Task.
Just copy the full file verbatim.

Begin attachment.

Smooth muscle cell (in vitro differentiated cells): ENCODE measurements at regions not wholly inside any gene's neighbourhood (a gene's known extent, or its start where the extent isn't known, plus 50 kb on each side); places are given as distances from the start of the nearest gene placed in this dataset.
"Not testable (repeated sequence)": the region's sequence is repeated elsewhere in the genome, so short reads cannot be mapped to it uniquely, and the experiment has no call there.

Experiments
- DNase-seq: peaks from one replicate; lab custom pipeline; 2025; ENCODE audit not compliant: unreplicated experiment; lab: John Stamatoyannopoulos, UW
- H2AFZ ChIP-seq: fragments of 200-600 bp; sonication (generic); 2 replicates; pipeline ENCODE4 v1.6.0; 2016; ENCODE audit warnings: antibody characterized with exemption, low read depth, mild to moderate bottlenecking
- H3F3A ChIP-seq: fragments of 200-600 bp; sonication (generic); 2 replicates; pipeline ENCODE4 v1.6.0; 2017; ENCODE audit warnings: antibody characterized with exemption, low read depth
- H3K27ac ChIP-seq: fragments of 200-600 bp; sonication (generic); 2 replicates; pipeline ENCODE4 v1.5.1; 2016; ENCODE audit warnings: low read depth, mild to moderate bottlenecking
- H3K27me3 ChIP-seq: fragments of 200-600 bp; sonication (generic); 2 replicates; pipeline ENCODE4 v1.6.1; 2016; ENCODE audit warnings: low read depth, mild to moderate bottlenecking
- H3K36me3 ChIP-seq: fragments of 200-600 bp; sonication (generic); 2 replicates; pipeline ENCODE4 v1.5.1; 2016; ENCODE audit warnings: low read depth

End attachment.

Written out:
Smooth muscle cell (in vitro differentiated cells): ENCODE measurements at regions not wholly inside any gene's neighbourhood (a gene's known extent, or its start where the extent isn't known, plus 50 kb on each side); places are given as distances from the start of the nearest gene placed in this dataset.
"Not testable (repeated sequence)": the region's sequence is repeated elsewhere in the genome, so short reads cannot be mapped to it uniquely, and the experiment has no call there.

Experiments
- DNase-seq: peaks from one replicate; lab custom pipeline; 2025; ENCODE audit not compliant: unreplicated experiment; lab: John Stamatoyannopoulos, UW
- H2AFZ ChIP-seq: fragments of 200-600 bp; sonication (generic); 2 replicates; pipeline ENCODE4 v1.6.0; 2016; ENCODE audit warnings: antibody characterized with exemption, low read depth, mild to moderate bottlenecking
- H3F3A ChIP-seq: fragments of 200-600 bp; sonication (generic); 2 replicates; pipeline ENCODE4 v1.6.0; 2017; ENCODE audit warnings: antibody characterized with exemption, low read depth
- H3K27ac ChIP-seq: fragments of 200-600 bp; sonication (generic); 2 replicates; pipeline ENCODE4 v1.5.1; 2016; ENCODE audit warnings: low read depth, mild to moderate bottlenecking
- H3K27me3 ChIP-seq: fragments of 200-600 bp; sonication (generic); 2 replicates; pipeline ENCODE4 v1.6.1; 2016; ENCODE audit warnings: low read depth, mild to moderate bottlenecking
- H3K36me3 ChIP-seq: fragments of 200-600 bp; sonication (generic); 2 replicates; pipeline ENCODE4 v1.5.1; 2016; ENCODE audit warnings: low read depth